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Dear White House, Can We Have a Unified Microbiome Initiative?

Stashed in: Awesome, Microbiome

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The result is a proposal, penned by a group of leading microbiologists, for a Unified Microbiome Initiative (UMI)—a national coordinated effort to develop the tools we need to truly unlock the secrets of the microbial world. It will do for microbes what the BRAIN Initiative is doing for neuroscience.

“We’re trying to understand the central tenets of how bacteria, fungi, and viruses organize themselves, communicate, and deal with the world in any context, whether in the human body or in soil,” says Jack Gilbert from the University of Chicago. With that knowledge, microbiologists hope to better harness microbes to produce medical drugs and biofuels, stimulate the growth of crops, and treat everything from diabetes to allergies. “I’m super-pumped about this,” adds Gilbert.

The concept of the UMI is sensibly built upon the two big pillars—better technology, and more cooperation—that have driven progress in microbiology since its birth 340 years ago.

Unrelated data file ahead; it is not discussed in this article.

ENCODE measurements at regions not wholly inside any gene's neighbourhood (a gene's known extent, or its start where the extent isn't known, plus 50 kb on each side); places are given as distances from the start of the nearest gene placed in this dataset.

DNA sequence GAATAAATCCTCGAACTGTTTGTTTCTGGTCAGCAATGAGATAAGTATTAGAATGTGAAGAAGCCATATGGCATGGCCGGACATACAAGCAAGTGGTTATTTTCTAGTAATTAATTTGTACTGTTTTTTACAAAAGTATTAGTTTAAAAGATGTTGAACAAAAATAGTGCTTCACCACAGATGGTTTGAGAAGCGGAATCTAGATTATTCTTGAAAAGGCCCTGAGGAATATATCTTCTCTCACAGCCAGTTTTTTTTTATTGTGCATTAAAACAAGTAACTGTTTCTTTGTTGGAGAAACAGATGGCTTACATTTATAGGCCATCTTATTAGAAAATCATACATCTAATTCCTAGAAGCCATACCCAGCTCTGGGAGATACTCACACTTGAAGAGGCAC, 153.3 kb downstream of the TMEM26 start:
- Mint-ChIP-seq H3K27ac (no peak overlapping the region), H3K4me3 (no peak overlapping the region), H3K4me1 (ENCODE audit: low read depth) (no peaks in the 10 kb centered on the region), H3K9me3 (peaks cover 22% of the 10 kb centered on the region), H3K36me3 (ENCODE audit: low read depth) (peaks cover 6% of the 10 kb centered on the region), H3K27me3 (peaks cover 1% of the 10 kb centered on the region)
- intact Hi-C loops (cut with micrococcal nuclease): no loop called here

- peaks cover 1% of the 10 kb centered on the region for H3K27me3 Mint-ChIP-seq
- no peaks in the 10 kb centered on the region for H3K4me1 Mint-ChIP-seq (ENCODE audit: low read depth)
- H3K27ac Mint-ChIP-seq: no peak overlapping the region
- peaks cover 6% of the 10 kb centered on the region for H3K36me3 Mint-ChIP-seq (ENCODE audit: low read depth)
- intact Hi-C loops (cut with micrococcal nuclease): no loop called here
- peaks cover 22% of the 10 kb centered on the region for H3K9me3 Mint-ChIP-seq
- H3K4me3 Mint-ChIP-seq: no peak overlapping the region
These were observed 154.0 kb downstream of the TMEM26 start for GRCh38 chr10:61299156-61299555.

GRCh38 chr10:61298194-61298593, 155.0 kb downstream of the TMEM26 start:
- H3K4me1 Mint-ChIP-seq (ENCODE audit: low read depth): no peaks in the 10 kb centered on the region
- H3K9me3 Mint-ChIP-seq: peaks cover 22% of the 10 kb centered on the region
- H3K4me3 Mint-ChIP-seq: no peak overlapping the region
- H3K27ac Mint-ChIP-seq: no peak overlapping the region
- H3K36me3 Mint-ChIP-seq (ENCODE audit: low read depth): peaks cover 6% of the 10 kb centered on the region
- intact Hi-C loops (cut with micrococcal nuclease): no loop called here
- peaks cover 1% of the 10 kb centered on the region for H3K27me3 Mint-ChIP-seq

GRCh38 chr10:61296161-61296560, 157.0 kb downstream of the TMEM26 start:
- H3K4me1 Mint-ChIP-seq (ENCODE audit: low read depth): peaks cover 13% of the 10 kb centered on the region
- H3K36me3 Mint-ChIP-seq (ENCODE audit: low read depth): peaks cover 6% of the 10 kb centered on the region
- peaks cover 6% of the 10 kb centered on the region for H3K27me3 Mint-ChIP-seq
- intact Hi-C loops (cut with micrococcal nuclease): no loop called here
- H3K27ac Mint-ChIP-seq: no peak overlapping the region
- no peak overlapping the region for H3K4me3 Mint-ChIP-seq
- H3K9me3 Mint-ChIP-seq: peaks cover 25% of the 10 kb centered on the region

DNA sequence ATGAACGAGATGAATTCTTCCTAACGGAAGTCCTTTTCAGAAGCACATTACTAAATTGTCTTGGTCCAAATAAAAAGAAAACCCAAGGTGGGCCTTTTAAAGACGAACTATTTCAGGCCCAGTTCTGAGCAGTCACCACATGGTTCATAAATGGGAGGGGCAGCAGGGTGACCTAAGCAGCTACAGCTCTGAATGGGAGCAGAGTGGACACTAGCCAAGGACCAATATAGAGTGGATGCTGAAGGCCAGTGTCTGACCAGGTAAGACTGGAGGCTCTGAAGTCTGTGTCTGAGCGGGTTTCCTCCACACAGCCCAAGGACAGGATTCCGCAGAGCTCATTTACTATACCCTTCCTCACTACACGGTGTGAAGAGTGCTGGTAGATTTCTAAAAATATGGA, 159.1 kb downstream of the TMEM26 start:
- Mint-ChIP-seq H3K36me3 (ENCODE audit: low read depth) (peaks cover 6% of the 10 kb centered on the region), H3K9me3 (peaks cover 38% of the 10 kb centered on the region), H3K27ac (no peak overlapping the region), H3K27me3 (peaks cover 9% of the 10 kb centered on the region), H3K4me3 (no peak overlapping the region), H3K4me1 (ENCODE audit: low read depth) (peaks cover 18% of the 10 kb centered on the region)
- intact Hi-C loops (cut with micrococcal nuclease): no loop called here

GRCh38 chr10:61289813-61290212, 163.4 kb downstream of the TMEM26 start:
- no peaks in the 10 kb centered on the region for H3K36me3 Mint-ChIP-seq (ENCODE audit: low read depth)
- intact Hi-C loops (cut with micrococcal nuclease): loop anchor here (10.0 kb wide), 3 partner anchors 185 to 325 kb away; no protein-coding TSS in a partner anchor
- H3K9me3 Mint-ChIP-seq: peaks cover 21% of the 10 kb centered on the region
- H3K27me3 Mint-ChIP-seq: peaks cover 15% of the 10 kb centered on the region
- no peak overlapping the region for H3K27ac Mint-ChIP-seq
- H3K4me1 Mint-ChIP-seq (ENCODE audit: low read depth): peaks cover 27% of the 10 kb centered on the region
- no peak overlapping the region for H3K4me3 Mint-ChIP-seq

Is there any reason why this shouldn't happen?

And what is happening with that BRAIN initiative anyway?

Chugging along...

Well keep on chugging. In the meantime I feel like I'm learning...

In 1675, The Dutch draper Antoni van Leeuwenhoek became the first human to see bacteria after building, by hand, the best microscopes of his day. In the late 19th century, scientists developed laboratory techniques for growing microbes, including those from natural environments like soil and water—now, they could work with the bugs rather than just observing them. In the 1950s, Robert Hungate created a technique for growing bacteria that recoiled in the presence of oxygen, making it easier to study the multitudes in animal guts. In the 1980s, Norm Pace, Ed DeLong, and others developed techniques for identifying bacteria through their genes, without having to grow them at all.

Each of these innovations peeled back another layer of the microbial world—but many layers remain hidden. “We obtain huge collections of genes, but roughly 50 percent are unknown,” says Jeffrey Miller from the University of California, Los Angeles. Similarly, 98 percent of the chemicals that microbes produce are unknown. “We're trying to put together an extraordinarily complex puzzle with just a fraction of the pieces.”

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